• At the same time, a database created for testing and correcting errors should not be kept for a period exceeding what is necessary to carry out those tests and to correct those errors. 

The final text proposal for a Regulation on Markets in Crypto-assets (MiCA) has been endorsed by the European Council, and now awaits formal approval in the European Parliament. MiCA attempts to provide a harmonised framework for the protection of holders of digital assets, including their data. Currently some crypto-assets fall outside of the scope of EU financial services legislation. There are no rules, other than AML rules, for services related to these unregulated crypto-assets, including for the operation of trading platforms for crypto-assets, the service of exchanging crypto-assets for funds or other crypto-assets, or the custody of crypto-assets. The lack of such rules leaves holders exposed to risks, in particular in areas not covered by consumer protection rules. 

The proposed regulation states that the issuing, offering, or seeking admission to trading of crypto-assets and the provision of crypto-asset services could involve the processing of personal data. Any processing of personal data under this regulation should be carried out by applicable Union law on the protection of personal data. Furthermore, crypto-assets shall not be considered to be offered for free where purchasers are required to provide or to undertake to provide personal data to the offeror. Also, regarding the transfer of personal data to a third country, the European Banking Authority shall apply Regulation 2018/1725 (‘on the protection of natural persons concerning the processing of personal data by the Union institutions’).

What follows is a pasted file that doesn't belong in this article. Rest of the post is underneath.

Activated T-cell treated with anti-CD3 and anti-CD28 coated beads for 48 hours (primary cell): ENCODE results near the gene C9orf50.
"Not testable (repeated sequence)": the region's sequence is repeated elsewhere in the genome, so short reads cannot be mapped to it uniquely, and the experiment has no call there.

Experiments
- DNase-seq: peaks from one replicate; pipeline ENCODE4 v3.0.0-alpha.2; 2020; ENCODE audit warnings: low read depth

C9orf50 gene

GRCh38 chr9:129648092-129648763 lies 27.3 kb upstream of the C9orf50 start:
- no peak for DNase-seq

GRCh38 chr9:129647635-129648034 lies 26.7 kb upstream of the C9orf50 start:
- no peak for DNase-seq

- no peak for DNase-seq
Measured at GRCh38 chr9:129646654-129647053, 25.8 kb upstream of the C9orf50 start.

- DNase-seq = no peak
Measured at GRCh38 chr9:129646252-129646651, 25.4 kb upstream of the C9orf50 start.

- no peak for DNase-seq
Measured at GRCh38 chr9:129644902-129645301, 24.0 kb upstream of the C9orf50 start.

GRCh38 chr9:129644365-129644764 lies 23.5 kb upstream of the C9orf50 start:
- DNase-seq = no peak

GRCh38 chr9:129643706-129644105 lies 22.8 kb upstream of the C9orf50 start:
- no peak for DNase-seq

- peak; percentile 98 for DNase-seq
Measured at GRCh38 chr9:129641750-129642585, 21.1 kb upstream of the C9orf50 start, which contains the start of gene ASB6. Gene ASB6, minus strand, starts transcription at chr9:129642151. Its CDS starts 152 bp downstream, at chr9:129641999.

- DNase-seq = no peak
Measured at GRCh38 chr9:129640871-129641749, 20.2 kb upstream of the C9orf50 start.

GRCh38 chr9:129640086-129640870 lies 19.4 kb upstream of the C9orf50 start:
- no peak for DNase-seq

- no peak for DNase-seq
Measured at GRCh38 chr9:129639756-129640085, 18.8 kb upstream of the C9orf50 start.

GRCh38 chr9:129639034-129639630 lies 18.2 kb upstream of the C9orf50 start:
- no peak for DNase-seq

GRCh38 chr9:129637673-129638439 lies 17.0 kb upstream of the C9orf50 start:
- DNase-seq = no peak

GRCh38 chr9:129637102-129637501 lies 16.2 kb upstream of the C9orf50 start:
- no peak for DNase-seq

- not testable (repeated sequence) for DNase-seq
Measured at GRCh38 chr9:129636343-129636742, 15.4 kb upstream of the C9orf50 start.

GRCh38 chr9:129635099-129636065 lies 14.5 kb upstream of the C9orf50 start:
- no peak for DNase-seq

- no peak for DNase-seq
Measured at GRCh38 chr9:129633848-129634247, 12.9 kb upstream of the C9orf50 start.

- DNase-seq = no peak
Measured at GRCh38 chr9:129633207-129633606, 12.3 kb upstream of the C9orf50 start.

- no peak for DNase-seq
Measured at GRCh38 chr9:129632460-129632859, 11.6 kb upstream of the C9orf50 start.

The Dutch data protection authority, (AP), is concerned that a new anti-money laundering law opens the door to unprecedented mass surveillance by banks. Part of the proposal is to monitor all bank transactions of all Dutch account holders in one centralized database, using algorithms. In addition, banks must start exchanging customer data with each other. In many cases this monitoring could be outsourced to an algorithm-capable third party. Combined, the risks associated with this system are disproportionate to the purpose of the bill, believes the AP. For instance, this system could lead to people losing access to their bank accounts completely wrongly. Banks are already required to carry out individual checks on people or companies that may be laundering money or financing terrorism. And they must report unusual transactions to the authorities.